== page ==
What is essential for effective cooperation and teamwork? Giving or receiving feedback plays an important role in communication but why are we uncomfortable to do so? When should you give feedback, and what style is best suited for you individually while working in intercultural teams? What is an effective way to negotiate for urban professionals in a multi stakeholder setting? These questions were addressed during the first experiential sessions of the 5-part IHS & I workshop series. Facilitators Mansi Jasuja and Michiel Stork taught participants how to best use their strengths to communicate effectively as part of this high-energy and interactive workshop!
Communication is essential for effective cooperation and team work, but comes with many challenges. Feedback is a highly valuable form of communication, and yet many people do not feel comfortable giving or receiving feedback. This is most often because they do not know how to do it effectively or constructively. The first part of the workshop focused on how to give feedback especially keeping in mind cultural differences. Using quick energiser games, the participants discovered the role of communication for cooperation. A valuable lesson which would be good to keep in mind when working in teams in the future.
Using several interactive sessions which urged participants to communicate with each other, the workshop allowed participants to experience the process of getting and giving feedback to each other. In this way, the theory gets aligned with hands on experiences. This was very important for building awareness on how difficult it is to give feedback yet very relevant to be aware of how receptive a person would be to what kind of feedback. The participants found that feedback almost always changes the nature of the relationship. “It’s hard for me to give feedback” said one participant. “It feels like I’m exposing myself, being vulnerable”.
The second part of the workshop focused on negotiation and basic tools and tactics which are typically used. It involved practicing communication and negotiation skills on an urban management case, within a game setting where each participant had to assume different roles and find out how to best balance their position and their interests. While evaluating and reflecting on the game, some valuable insights got revealed about the process of negotiation, position vs interest, building trust and consensus building.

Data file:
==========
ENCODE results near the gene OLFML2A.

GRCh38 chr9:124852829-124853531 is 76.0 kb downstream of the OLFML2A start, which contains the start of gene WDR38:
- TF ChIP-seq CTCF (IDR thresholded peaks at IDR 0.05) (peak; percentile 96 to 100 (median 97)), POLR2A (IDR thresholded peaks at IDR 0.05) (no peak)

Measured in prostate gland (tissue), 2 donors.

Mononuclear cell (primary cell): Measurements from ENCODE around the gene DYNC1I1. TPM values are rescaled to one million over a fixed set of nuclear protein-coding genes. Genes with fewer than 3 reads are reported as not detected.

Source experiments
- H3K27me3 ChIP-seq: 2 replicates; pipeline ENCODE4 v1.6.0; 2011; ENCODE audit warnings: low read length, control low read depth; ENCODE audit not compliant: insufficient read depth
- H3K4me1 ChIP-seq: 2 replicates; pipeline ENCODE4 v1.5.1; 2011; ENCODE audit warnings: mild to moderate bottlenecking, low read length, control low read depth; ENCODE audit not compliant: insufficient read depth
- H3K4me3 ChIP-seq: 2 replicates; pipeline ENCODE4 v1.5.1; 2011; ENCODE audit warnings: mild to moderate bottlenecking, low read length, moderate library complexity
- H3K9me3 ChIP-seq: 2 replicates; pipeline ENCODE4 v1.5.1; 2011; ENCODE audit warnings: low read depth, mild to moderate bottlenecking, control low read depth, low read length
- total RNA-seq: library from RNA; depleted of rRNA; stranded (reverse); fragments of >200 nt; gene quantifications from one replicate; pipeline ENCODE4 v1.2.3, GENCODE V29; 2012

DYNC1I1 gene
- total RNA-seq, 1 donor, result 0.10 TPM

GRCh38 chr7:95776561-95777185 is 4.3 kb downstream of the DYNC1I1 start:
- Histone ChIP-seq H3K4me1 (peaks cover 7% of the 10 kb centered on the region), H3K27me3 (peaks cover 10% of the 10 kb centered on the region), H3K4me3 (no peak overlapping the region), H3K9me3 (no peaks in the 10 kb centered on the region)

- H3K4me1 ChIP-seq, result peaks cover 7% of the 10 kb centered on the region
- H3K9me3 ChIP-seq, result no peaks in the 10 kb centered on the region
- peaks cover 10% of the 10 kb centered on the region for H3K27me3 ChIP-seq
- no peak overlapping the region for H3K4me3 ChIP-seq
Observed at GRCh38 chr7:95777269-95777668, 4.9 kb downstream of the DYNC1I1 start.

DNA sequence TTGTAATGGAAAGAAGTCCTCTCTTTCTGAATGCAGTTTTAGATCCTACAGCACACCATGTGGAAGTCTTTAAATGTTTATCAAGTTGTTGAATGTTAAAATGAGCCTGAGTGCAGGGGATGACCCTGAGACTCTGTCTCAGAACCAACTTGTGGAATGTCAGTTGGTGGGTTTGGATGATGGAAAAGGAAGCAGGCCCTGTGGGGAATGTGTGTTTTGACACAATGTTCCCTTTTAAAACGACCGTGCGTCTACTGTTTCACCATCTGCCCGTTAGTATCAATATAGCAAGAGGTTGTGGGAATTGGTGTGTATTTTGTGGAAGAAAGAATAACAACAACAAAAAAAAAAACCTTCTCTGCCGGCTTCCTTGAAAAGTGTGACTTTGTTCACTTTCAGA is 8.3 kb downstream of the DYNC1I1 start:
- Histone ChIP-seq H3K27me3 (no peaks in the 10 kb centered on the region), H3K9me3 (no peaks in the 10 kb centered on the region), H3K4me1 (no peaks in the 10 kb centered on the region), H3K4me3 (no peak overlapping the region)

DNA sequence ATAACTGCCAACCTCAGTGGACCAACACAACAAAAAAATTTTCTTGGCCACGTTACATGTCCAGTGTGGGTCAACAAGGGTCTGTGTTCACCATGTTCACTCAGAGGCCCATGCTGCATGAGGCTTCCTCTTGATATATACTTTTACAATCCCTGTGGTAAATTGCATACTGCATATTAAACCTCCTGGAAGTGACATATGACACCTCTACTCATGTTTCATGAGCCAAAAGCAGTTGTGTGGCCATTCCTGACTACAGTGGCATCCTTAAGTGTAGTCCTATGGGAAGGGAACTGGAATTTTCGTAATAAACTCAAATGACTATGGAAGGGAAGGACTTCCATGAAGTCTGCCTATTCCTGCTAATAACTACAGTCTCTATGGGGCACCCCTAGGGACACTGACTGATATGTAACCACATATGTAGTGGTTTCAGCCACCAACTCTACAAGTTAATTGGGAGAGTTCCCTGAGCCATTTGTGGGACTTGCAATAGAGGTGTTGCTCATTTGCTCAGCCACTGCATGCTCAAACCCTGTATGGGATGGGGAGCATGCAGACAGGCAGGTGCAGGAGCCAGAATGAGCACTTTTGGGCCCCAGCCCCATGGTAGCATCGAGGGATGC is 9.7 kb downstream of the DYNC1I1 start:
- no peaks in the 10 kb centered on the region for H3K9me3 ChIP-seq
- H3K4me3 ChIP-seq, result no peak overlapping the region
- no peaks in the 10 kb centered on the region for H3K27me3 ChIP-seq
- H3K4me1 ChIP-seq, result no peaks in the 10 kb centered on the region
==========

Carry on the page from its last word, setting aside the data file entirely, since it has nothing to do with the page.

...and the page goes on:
Feedback on the workshop by participants
While participants made comments like “This was fun, when is the next one?” “I like the ‘do it yourself’ approach and the games used during the training” and “This was really valuable and exceeded my expectations”, IHS&I is very pleased because this has been a successful first step towards offering a more complete educational experience to its students.
The key takeaways the participants listed included: better communication skills, the importance of receiving and giving feedback in an intercultural setting, different tactics and principles of negotiation, new style of learning by doing.
Some other testimonials from the workshop include:
“The training has helped me to be aware of balancing honest direct criticism and ‘sugar-coating’ in different cultural settings. How to be straight forward without being offensive and jeopardising the partnership.”
“I really liked the new information I gathered and the joy of the trainers. Thank you!”
Watch out for 4 more workshops upcoming August and September 2017.
About the authors:
Mansi Jasuja is an independent consultant working in the field of resilient urban development, climate change impacts and adaption. I am working closely with the Royal Dutch Waternetwork (KNW) and also currently hold the position of President, IHS Alumni International Board (Erasmus University, Rotterdam). Originating from India and living in the Netherlands since the year 2000 has given me the privilege to be a part of multiple worlds. I use the opportunities of having this cultural duality for co-creating creative solutions, networking and facilitating processes. What gives me a lot of energy are interactions that involve catalysing change and inspiring soul-searching that incites moves towards a sustainable world.
Zachary Ceulemans just recently concluded his internship at IHS in the Marketing and Communications Department.